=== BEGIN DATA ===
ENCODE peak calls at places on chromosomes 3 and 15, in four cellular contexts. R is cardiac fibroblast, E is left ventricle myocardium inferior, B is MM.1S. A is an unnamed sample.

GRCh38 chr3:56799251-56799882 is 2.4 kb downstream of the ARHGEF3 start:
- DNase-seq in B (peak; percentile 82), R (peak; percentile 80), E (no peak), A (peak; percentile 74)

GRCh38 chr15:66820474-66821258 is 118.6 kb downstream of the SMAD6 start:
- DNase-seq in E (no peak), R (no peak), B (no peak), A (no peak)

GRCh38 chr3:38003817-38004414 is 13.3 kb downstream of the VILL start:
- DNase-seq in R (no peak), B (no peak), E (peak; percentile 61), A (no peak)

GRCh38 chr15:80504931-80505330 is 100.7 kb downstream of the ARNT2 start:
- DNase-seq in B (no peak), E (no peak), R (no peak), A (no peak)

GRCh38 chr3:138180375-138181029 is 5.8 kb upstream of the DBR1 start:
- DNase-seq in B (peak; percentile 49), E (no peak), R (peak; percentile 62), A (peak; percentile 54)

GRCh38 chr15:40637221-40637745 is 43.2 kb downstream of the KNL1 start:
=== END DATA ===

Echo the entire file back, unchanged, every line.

ENCODE peak calls at places on chromosomes 3 and 15, in four cellular contexts. R is cardiac fibroblast, E is left ventricle myocardium inferior, B is MM.1S. A is an unnamed sample.

GRCh38 chr3:56799251-56799882 is 2.4 kb downstream of the ARHGEF3 start:
- DNase-seq in B (peak; percentile 82), R (peak; percentile 80), E (no peak), A (peak; percentile 74)

GRCh38 chr15:66820474-66821258 is 118.6 kb downstream of the SMAD6 start:
- DNase-seq in E (no peak), R (no peak), B (no peak), A (no peak)

GRCh38 chr3:38003817-38004414 is 13.3 kb downstream of the VILL start:
- DNase-seq in R (no peak), B (no peak), E (peak; percentile 61), A (no peak)

GRCh38 chr15:80504931-80505330 is 100.7 kb downstream of the ARNT2 start:
- DNase-seq in B (no peak), E (no peak), R (no peak), A (no peak)

GRCh38 chr3:138180375-138181029 is 5.8 kb upstream of the DBR1 start:
- DNase-seq in B (peak; percentile 49), E (no peak), R (peak; percentile 62), A (peak; percentile 54)

GRCh38 chr15:40637221-40637745 is 43.2 kb downstream of the KNL1 start: